Note: If you expect that the refresh takes more than an hour then you have some additional work to do, because the lifetime of the token is 60 to 90 minutes. In that case you need to copy the Get AAD Token to the loop and perhaps add an extra If Condition to only get a new token if it is about to expire.

Now all the individual steps and their screentshot:
  • Add an Until and give it a suitable name
  • The Expression continues the loop until the status is not equals 'Unknown' :
    @not(
        equals(
            first(
                json(
                    string(
                        activity('Get dataset refresh status').output
                    )
                ).value
            ).status,'Unknown'
        )
    )
    Note the name of the activity that will be inside the Until loop (if it is not yet there, it will give an error)
  • Consider changing the default 7 day timeout to the expected max refresh duration with an extra couple of minutes to be sure
Until loop











  • Add a Web Activity within the Until loop and name it 'Get dataset refresh status'. If you change that name, then you have to change it in all the expressions from steps 6 en 7.
  • Use the Secure input checkbox to prevent tokens showing up in the log
  • The URL is simular to the Refresh dataset, but it uses a different action 'refreshes' and a top 1 to only get the latest status:
    @concat(
        'https://api.powerbi.com/v1.0/myorg/groups/'
        ,pipeline().parameters.WorkspaceGuid
        ,'/datasets/',pipeline().parameters.DatasetGuid
        ,'/refreshes?$top=1'
        )
  • Set Method to Get
  • Add a first header with the name 'Authorization' and the value is an expression with the Token of the previous step:
    @concat(
        string(activity('Get AAD Token').output.token_type)
        , ' '
        , string(activity('Get AAD Token').output.access_token)
        )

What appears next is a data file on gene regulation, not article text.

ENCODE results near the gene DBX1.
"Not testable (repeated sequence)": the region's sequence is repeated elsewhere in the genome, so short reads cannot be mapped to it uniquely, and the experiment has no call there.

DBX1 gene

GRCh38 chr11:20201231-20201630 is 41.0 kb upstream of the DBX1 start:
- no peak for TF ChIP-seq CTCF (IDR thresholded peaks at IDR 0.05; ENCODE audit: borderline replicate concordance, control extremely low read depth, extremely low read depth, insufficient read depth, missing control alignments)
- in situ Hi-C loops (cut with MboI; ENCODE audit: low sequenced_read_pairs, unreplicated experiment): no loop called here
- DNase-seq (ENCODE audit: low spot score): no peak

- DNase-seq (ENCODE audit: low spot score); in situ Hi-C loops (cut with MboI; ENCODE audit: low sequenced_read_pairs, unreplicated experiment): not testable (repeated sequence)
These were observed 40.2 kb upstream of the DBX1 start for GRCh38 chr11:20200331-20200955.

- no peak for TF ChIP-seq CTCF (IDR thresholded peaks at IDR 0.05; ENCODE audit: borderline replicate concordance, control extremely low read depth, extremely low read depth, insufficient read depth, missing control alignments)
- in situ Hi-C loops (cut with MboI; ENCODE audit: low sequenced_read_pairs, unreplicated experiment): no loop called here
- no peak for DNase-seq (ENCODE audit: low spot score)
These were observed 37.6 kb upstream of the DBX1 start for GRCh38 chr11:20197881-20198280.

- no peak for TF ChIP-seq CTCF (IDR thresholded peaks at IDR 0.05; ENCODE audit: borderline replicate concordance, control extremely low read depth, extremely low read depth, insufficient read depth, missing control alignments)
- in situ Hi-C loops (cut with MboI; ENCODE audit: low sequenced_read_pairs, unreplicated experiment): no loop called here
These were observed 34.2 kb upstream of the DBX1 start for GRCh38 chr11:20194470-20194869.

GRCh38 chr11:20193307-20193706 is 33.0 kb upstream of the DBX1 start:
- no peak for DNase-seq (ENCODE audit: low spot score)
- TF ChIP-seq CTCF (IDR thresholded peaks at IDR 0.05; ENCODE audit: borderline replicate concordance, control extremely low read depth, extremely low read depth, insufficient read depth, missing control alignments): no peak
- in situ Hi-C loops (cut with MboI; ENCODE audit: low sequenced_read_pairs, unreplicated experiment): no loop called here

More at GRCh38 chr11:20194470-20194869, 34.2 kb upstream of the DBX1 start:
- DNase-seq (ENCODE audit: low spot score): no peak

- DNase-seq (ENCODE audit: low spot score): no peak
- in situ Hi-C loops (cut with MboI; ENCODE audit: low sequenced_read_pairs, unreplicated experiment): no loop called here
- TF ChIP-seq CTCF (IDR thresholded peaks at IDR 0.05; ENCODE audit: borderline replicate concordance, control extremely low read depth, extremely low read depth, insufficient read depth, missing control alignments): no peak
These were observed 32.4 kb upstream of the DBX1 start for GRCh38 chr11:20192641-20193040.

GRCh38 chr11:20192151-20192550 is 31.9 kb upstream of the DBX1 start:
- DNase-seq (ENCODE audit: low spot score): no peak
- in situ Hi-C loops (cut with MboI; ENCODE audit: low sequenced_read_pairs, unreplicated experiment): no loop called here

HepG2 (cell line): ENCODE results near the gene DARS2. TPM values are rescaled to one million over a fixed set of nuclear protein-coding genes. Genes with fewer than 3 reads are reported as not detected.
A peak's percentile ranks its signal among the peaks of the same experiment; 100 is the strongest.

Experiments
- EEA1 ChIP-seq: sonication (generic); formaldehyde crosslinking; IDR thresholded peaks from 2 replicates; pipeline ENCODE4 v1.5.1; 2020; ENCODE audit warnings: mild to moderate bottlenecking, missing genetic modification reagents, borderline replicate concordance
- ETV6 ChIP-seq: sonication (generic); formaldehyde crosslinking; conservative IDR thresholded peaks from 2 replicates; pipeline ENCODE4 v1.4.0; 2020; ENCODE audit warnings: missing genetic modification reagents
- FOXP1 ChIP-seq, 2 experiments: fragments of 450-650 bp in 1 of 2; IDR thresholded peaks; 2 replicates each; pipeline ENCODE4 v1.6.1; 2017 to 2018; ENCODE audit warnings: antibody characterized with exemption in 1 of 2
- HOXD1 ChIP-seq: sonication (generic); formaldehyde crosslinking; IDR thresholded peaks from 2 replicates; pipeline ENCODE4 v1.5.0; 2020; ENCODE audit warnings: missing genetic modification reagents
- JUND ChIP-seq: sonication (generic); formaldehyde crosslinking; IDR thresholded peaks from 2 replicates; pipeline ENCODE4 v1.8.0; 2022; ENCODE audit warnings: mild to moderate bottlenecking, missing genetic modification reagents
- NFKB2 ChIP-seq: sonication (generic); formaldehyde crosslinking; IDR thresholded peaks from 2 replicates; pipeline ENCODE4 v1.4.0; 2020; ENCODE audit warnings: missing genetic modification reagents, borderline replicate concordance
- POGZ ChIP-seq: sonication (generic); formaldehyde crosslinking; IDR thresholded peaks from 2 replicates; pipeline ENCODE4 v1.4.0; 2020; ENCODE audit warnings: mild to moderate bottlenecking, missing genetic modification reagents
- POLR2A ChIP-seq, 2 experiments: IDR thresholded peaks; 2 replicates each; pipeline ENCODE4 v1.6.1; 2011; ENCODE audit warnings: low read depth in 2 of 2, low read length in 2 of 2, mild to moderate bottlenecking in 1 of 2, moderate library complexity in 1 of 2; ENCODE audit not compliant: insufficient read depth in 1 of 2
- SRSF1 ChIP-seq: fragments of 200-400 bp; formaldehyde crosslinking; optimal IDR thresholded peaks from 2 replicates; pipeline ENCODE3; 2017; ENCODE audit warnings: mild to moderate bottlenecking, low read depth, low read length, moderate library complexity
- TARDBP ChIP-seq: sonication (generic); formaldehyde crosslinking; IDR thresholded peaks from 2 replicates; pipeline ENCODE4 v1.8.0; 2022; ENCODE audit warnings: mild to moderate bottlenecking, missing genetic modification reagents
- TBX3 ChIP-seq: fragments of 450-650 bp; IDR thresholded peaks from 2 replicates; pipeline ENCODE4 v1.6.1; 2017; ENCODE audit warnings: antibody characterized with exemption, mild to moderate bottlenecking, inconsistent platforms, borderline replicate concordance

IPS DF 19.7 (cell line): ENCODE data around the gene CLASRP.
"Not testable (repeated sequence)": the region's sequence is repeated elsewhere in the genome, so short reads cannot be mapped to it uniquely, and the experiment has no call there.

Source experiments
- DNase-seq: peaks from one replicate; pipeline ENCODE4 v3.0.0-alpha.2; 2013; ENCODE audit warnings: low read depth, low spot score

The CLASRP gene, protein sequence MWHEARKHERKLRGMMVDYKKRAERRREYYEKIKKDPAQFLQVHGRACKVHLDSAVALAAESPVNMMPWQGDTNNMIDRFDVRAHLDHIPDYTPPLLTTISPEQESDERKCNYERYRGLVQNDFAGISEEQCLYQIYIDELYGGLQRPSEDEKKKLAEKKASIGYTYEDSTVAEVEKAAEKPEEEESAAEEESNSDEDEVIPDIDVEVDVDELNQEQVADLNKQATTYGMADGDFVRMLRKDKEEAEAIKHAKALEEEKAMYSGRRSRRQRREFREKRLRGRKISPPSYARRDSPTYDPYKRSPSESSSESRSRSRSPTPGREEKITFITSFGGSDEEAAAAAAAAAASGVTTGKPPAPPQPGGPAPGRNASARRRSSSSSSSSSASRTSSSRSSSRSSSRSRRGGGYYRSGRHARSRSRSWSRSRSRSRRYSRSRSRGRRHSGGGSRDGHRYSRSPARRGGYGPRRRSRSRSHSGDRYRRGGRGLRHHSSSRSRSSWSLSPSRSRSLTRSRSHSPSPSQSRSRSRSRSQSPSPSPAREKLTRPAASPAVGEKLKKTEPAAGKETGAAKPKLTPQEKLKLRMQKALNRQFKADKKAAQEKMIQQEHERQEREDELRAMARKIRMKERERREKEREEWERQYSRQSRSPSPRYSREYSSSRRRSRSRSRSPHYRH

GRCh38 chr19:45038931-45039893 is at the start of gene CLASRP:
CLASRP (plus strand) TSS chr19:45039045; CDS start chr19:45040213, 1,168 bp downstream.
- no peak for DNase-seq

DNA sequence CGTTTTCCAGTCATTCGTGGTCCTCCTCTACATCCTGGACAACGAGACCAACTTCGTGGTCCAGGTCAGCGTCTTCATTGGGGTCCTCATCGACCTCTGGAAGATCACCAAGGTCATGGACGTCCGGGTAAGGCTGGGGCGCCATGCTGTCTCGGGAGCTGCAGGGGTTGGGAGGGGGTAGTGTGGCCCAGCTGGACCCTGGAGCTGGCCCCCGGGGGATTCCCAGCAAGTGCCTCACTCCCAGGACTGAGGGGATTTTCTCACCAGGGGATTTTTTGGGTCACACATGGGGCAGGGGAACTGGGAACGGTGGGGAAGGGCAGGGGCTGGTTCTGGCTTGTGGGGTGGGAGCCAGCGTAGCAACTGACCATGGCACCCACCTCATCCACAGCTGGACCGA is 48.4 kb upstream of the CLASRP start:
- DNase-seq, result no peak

• Add a second header with the name 'Content-Type' and the value 'application/json'
Web Activity to get refresh status























  • Add an If Condition after the Web activity
  • The expression checks whether the Web Activity still returns 'Unknown' as status (same expression as the Until loop):
    @equals(
        first(
            json(
                string(
                    activity('Get dataset refresh status').output
                )
            ).value
        ).status,'Unknown'
    )


















  • Last step is to add a Wait Activity in the True condition.
  • Choose a smart number of seconds. Too low and you will get a lot of unnecessary checks. Too high and you will get an unnecessary long turnaround time.
Wait X seconds











7) Fail pipeline if refresh failed
If the dataset refresh in Power BI fails then the Web Activity will show you the status, but it won't fail the pipeline. The Until loop ends when the status changes. So by adding an additional If Condition that checks whether the refresh status is failed, allows you to use the Fail activity to fail the pipeline.
  • Add a If Condition after the Until loop
  • The expression is simulair to the If Condition within the loop. Just a different status:
    @equals(
        first(
            json(
                string(
                    activity('Get dataset refresh status').output
                )
            ).value
        ).status,'Failed'
    )

  • Within the True condition add the Fail activity
  • You can either enter a default fail message or try to get the error from the Web Activity with an expression like this:
    @string(
        json(
            first(
                json(
                    string(
                        activity('Get dataset refresh status').output
                    )
                ).value
            ).serviceExceptionJson
        )
    )
  • Last task is to pick an error code. This will show up in the logs.
Fail pipeline if refresh fails


















Conclusion
In this long post you learned how to refresh a Power BI dataset from within your ETL pipelines. Hopefully you weren't scared of due the number of steps. In a next blog post we will show you how to use the workspace name and data set name instead of their IDs because that is much more user friendly and even a little safer because when you delete a dataset and publish it again it will get a different ID. This will need three additional tasks for the translation part.
Translate names to ID's






Another extension that we will show in yet an other blog post is how to refresh only certain tables within that dataset. This will cause some changes to the Body of the refresh call, but also an additional Tenant setting change and... Power BI Premium.

thx to colleague Sam Hughes for helping. 

Update: we have also posted a version without using a Service Principal. Instead it uses the MSI of ADF or Synapse.





No comments:

Post a Comment

All comments will be verified first to avoid URL spammers